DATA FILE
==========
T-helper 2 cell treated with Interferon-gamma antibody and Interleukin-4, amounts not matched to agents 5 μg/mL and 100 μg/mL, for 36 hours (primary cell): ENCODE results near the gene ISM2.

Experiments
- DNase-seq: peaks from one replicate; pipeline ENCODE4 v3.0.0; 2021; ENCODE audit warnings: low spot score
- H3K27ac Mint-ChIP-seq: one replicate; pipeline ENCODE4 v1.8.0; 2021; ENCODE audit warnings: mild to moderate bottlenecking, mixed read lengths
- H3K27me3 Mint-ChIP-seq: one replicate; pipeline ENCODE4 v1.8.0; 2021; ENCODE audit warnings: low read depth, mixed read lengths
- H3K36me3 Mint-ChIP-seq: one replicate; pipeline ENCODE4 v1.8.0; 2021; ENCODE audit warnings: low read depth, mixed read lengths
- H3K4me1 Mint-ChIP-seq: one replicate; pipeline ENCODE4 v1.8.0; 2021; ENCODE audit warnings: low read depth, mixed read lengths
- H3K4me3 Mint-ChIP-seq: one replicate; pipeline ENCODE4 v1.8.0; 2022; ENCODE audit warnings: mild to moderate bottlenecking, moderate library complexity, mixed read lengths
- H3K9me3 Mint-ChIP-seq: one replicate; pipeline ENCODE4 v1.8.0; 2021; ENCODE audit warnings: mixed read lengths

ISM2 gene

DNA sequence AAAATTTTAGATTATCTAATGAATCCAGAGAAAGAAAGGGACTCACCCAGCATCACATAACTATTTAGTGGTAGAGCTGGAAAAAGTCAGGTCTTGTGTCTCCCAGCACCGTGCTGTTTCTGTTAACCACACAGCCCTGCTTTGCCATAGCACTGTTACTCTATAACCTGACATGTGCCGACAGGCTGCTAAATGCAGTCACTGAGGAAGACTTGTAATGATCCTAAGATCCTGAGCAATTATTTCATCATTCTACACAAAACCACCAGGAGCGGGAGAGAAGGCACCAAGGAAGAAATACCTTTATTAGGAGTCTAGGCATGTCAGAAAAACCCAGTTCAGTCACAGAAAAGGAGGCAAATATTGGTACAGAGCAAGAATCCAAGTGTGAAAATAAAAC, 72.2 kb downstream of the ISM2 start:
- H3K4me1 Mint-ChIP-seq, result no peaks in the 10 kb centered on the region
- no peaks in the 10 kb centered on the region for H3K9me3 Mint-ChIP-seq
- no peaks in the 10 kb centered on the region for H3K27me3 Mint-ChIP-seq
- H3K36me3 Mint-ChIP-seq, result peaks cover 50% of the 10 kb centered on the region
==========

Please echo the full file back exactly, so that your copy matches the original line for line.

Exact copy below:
T-helper 2 cell treated with Interferon-gamma antibody and Interleukin-4, amounts not matched to agents 5 μg/mL and 100 μg/mL, for 36 hours (primary cell): ENCODE results near the gene ISM2.

Experiments
- DNase-seq: peaks from one replicate; pipeline ENCODE4 v3.0.0; 2021; ENCODE audit warnings: low spot score
- H3K27ac Mint-ChIP-seq: one replicate; pipeline ENCODE4 v1.8.0; 2021; ENCODE audit warnings: mild to moderate bottlenecking, mixed read lengths
- H3K27me3 Mint-ChIP-seq: one replicate; pipeline ENCODE4 v1.8.0; 2021; ENCODE audit warnings: low read depth, mixed read lengths
- H3K36me3 Mint-ChIP-seq: one replicate; pipeline ENCODE4 v1.8.0; 2021; ENCODE audit warnings: low read depth, mixed read lengths
- H3K4me1 Mint-ChIP-seq: one replicate; pipeline ENCODE4 v1.8.0; 2021; ENCODE audit warnings: low read depth, mixed read lengths
- H3K4me3 Mint-ChIP-seq: one replicate; pipeline ENCODE4 v1.8.0; 2022; ENCODE audit warnings: mild to moderate bottlenecking, moderate library complexity, mixed read lengths
- H3K9me3 Mint-ChIP-seq: one replicate; pipeline ENCODE4 v1.8.0; 2021; ENCODE audit warnings: mixed read lengths

ISM2 gene

DNA sequence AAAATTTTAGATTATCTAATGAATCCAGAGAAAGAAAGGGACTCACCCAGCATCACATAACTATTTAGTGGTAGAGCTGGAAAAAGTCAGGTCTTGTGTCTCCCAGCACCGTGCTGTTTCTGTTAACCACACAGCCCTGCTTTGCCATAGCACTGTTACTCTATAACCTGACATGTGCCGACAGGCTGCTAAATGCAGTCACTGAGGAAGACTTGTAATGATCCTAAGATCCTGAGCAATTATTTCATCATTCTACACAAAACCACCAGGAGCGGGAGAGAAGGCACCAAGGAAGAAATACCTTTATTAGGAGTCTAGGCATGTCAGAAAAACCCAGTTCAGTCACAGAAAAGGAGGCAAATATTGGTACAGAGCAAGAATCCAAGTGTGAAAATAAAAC, 72.2 kb downstream of the ISM2 start:
- H3K4me1 Mint-ChIP-seq, result no peaks in the 10 kb centered on the region
- no peaks in the 10 kb centered on the region for H3K9me3 Mint-ChIP-seq
- no peaks in the 10 kb centered on the region for H3K27me3 Mint-ChIP-seq
- H3K36me3 Mint-ChIP-seq, result peaks cover 50% of the 10 kb centered on the region